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Poker Machines for the High Jump

There is a strong probability that the town will shortly be shot of 28 poker machines.

The deleterious social effects on people in this town and its environs have been obvious for some considerable time. That these effects are more pronounced amongst Maori is very obvious, as is the fact that the payout of proceeds in the form of grants tends to benefit better-off sections of the community. I could draw attention for instance to the substantial grants made to golf clubs on the Peninsula for the purchase of extremely expensive ($100,000 plus) green-keeping equipment - clearly identifiable on a cursory examination of  documents provided to the previous Council during its 5 yearly Gambling Review.  

That Council resolved to put in place a 'sinking lid' policy in the face of the strongest possible lobbying by the national organisation representing the trusts that own the machines, and handle the allocation of the balance of proceeds not siphoned off for 'operating expenses'.

It has been a blatant racket of course for ever and a day, and several 'trustees' have ended up behind bars as a result, but the faulty system remains in place. Even prior to Council taking this action, allocations to Thames were demonstrably lower than either the size of population, or machine income should have warranted, and indications are that the town has been 'penalised' ever since because of the previous Council's stand. 

One of the hotels is about to drop its machines because of the undesirable element they attract, and the Goldmine in the centre of town is apparently about to be replaced by the Stirling Sports store which is moving from Goldfields - another nail in the fortunes of that complex. This move will certainly bring about a most desirable improvement in the ambiance of the central town area.

The 'sinking lid' policy prevents the sale or removal of the poker machines to any other location. The total number of machines in the town will therefore be reduced by 28% from 100 to 72. This cannot come soon enough as far as I am concerned, but I am well aware of the sports organisations that have benefitted from the Trusts in the past, and that prefer to take a pragmatic if self-interested approach.

These organisations will of course find sourcing of funds from these Trusts much harder in the future. They should keep in mind the social benefits likely to accrue from the slow but sure elimination of these pernicious machines from the town, as has happened to good effect elsewhere.




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Reader Comments (2)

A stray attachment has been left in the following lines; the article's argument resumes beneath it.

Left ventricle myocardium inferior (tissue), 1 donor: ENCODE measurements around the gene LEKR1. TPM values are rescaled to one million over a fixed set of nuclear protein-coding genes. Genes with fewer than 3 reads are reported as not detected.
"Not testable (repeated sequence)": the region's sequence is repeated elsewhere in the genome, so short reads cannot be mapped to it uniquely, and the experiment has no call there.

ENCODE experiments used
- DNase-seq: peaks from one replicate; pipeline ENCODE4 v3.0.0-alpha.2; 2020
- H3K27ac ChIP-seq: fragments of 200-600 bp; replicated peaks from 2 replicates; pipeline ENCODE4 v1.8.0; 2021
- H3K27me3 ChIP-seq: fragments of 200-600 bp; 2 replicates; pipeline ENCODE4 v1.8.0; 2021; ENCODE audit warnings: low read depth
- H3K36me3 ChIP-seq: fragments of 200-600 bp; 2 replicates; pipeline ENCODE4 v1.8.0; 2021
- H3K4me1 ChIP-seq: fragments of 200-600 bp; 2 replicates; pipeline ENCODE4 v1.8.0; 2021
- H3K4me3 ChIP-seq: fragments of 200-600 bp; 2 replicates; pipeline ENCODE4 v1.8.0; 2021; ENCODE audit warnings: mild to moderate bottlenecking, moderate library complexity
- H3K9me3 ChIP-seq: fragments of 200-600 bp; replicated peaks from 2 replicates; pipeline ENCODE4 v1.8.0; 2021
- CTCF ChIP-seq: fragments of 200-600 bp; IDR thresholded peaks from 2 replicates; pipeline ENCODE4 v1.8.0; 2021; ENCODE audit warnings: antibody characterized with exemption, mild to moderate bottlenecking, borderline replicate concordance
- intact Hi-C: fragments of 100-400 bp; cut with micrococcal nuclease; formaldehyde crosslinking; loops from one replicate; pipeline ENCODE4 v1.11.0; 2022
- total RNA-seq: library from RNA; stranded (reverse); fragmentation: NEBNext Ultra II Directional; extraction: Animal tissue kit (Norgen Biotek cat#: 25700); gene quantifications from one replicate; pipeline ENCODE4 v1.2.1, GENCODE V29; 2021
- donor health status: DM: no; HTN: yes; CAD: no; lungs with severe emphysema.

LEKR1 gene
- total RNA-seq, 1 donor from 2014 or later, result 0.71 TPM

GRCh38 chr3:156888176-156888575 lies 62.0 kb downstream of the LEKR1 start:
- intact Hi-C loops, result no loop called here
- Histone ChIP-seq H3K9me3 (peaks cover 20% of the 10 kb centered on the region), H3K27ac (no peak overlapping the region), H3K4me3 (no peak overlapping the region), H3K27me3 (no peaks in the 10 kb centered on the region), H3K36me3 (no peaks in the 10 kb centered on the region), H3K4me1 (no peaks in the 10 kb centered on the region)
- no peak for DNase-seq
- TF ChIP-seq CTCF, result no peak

Gambling is a cancer that tends to attact those most vulnerable, and so it can only be a good thing to see the number of machines reduce.
Your comment Bill about those groups that seek funding support from gambling machine Trusts is on the money also and reveals a real tension in our society. Your golf club comment may well be typical, and perhaps highlight a hypocrisy that exists in some sections of contemporary New Zealand society. While on the one hand deploring the effects of such things as gambling and clamoring for action, we also express concern at the effect the loss of funding options will have on our communities.
It is time for both the setting of some community priorities and making the hard decisions around societal effect wrought by the more pernicious effects of gambling, alcohol, drugs and the like.
It is good that TCDC is attempting to take a leadership position.
This needs to be supported by the wider community with action, both in the home, and on the street. Local body leadership exists in a vacuum if the community does not follow through.
Now is the time for our community to step up.

October 18, 2011 | Unregistered CommenterRussell

At first look the moral tone of the above two comments could bring on a "good on yer' thought, but as usual it's not that simple. Our justice system says adults are responsible for their actions. They have a right to decide for themselves from the choices available. What they decide to do depends on the influences they have been exposed to from early childhood. Parents, peers, books, education, advertising, and so on. Is gambling a form of sickness or just another form of greed that is used to manipulate us? Thinking we know what others should be allowed to do is the start of tyrany.

October 19, 2011 | Unregistered CommenterPeter H Wood.

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